First shot was great no signs of pressure. Second Shot primer was a little deformed but nothing to get concerned about. Third Shot, Flat primer. Fourth Shot the Primer Blew out and gas vented out the ports.

I am dropping the load down to 40 grains like Alliant says. Not sure if it is my chamber, OAL or primer causing the increase pressure. There was black around the neck of every shot and I find it odd the pressure increase incrementally on every shot until the primer blew.

USSR
January 21, 2013, 11:21 AM
Xeon64,

You've got something going on with your rifle or brass aside from that load, which is quite mild. I shot 48.0gr of RL22 in my modern (not milsurp Mauser) match rifle for years with 139-142gr bullets in Lapua brass.

Don

Xeon64
January 21, 2013, 11:45 AM
I was thinking the same thing. I have shot plenty commercial ammo and military ammo no problem. I am not sure what is going on. Before the primer blow it was shooting very accurate. I am also starting to question my OAL. I am at 3.1 the max is 3.150. Commercial Ammo is under 3.0 and the Military ammo is at 3.05. My bullet is not even touching the lans. I am thinking of bring it to a gun smith and getting them to check the chamber and head spacing. That is going to hit me for over 100 bucks which is why I have never done it.

Float Pilot
January 21, 2013, 03:16 PM
Wow,,, Something it wrong..... Usually black necks means the pressure is low and the gases are not being sealed by case mouth expansion...

1. Did you single load each round or where the other rounds in the magazine while firing?

2. Is your brass all trimmed to the correct and same length?

3. How much neck tension is gripping the bullet sides with your loads?

4. Did you use any crimp of just neck tension?

5. Have you super double-checked to make sure that you do not have something built up (like powder residue or a piece of jacketing) at the far end of your chamber or in the rifling leade?

Around here a head-space check is 10 bucks and 5 minutes.

6. Did you make sure you did not bump your case shoulders too far back? That will make the gun act like it has ahead-spacing problem.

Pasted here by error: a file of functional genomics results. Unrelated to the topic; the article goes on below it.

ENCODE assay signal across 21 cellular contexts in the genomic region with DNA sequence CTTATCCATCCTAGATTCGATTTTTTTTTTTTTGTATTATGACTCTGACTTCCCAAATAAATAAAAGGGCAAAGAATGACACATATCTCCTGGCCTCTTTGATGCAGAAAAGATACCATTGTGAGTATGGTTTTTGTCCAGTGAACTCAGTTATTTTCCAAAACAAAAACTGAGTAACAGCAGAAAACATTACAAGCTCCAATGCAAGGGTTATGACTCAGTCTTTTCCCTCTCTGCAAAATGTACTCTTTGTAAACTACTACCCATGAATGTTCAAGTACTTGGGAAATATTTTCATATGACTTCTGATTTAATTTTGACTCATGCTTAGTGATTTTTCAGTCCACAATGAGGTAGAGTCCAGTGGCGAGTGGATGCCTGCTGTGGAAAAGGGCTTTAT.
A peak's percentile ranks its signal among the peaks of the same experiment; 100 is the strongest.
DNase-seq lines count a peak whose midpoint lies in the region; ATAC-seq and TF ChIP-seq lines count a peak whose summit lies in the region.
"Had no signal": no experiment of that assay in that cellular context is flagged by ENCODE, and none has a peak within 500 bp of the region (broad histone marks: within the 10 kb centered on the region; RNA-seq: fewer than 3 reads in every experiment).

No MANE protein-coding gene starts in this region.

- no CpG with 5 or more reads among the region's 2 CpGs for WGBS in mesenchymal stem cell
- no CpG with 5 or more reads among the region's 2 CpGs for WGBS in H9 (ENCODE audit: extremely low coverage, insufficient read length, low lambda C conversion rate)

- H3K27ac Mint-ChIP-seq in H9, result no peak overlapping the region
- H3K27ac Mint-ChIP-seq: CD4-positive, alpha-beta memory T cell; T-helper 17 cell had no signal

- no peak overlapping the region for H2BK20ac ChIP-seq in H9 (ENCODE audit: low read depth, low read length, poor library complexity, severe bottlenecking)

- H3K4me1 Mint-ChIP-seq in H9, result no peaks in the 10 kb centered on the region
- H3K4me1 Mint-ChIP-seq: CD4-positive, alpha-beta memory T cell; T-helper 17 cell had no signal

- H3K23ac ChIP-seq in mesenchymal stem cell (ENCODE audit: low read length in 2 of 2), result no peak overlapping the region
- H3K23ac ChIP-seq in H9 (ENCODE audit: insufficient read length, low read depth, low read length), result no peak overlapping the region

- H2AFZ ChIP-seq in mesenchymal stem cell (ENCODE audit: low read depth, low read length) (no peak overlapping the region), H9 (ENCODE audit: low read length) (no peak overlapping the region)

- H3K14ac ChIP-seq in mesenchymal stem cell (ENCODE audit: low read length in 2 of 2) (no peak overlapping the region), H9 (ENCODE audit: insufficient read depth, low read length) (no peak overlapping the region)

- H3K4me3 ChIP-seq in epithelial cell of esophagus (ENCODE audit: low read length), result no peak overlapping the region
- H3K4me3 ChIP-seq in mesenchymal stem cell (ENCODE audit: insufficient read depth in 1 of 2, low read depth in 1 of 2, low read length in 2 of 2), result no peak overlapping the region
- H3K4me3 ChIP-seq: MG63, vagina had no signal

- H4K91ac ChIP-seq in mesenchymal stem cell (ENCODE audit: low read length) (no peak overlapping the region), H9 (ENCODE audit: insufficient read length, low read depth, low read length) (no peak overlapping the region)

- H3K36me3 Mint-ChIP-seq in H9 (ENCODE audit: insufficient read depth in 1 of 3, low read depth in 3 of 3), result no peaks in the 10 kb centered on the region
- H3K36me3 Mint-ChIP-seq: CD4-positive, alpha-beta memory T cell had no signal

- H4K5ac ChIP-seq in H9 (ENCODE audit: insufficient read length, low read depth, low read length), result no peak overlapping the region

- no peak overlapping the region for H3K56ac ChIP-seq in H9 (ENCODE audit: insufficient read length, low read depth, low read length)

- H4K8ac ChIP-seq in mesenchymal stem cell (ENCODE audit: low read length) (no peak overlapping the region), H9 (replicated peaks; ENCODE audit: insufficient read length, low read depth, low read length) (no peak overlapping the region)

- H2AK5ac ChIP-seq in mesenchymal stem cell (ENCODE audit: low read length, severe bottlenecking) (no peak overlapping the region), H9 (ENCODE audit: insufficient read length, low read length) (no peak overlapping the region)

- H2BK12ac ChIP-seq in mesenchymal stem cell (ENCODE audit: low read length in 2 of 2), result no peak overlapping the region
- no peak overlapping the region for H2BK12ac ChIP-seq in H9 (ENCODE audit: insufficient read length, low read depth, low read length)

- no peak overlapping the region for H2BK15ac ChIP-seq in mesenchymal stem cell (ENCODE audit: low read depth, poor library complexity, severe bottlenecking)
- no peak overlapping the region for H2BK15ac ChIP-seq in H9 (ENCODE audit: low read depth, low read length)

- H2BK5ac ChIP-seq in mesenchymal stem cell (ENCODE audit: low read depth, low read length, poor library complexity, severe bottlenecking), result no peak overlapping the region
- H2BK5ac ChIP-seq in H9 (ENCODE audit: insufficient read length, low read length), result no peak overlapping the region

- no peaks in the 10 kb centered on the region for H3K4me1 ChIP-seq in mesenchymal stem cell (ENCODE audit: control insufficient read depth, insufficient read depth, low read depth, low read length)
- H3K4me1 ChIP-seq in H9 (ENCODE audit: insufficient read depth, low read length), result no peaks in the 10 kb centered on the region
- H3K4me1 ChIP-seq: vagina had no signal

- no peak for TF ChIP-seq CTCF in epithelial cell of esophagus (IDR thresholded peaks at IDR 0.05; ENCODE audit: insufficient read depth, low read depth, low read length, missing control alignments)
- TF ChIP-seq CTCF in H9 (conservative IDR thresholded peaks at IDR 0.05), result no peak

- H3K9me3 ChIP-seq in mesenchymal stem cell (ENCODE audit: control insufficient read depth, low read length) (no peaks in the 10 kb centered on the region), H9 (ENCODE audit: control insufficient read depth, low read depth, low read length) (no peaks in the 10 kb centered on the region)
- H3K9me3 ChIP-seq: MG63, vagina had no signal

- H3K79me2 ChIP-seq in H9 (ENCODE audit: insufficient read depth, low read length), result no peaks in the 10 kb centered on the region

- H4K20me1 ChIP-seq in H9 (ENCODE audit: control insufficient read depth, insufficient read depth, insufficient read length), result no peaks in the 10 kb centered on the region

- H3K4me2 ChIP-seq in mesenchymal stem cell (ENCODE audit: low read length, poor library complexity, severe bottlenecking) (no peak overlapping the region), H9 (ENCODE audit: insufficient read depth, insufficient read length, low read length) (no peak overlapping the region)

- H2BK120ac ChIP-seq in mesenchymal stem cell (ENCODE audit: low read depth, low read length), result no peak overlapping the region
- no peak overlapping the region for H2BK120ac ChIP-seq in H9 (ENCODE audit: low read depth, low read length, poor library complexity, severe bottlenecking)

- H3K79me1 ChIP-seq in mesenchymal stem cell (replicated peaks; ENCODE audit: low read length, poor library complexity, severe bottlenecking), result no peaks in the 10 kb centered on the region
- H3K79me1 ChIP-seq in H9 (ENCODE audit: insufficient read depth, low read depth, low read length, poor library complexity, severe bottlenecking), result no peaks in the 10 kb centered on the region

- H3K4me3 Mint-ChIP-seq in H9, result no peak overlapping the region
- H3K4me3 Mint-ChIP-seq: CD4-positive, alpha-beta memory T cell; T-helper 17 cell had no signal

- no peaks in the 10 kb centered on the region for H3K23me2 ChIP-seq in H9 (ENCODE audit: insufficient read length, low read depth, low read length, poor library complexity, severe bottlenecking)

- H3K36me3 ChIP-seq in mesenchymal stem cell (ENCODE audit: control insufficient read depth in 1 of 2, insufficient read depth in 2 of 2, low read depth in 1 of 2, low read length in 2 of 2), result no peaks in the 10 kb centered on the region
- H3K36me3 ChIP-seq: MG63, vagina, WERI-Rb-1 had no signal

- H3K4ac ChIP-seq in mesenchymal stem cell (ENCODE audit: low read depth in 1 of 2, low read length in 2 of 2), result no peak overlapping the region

Xeon64
January 21, 2013, 03:30 PM
Float Point, I loaded each round one at a time. The brass was size and trimmed to 2.165. I do not have away of measuring neck tension. I have a single stage LEE press with a Lee seating die. I followed the video on LEE's sight on how to use the seating die. There was no crimp just neck tension. I did not check for a jacket in the barell and there did not appear to be a powder build up. I measured the should and it all appeared to be right.

Float Pilot
January 21, 2013, 03:46 PM
WOW AGAIN...

An interesting mystery...

It is like something is changing as you continue to shoot...

I asked about the rounds in the magazine because sometimes a poorly sized expander can leave the necks too big and the recoil from other rounds being fired pushes the bullets into the case while they are in the magazine.
But you are not magazine loading...

If all your cases are the same,,,you only have a couple things are changing,,, the chamber is becoming warmer (hotter) and you have some powder and gas blowing back into the area of the chamber next to the case mouth...

Too bad you do not live around here, this would be fun to figure out...

Xeon64
January 21, 2013, 04:05 PM
Yeah I am pulling all of my bullets soon and measuring the powder charge again. Also I am going to slug my barrel and I might make a sulfur cast of my chamber. Then I will reload using 40grains of RL-22 instead of 42 grains. I did not want to go with 40 grains in the beginning because I am only going to get about 2100 FPS out of a 23" Barrel.

Coltdriver
January 21, 2013, 04:47 PM
The first sign of excessive headspace is a flattened primer. Have your smith check that.

Xeon64
January 21, 2013, 04:54 PM
But if I had excessive head spacing wouldn't that have showed up with commercial and military ammo?

Coltdriver
January 21, 2013, 10:25 PM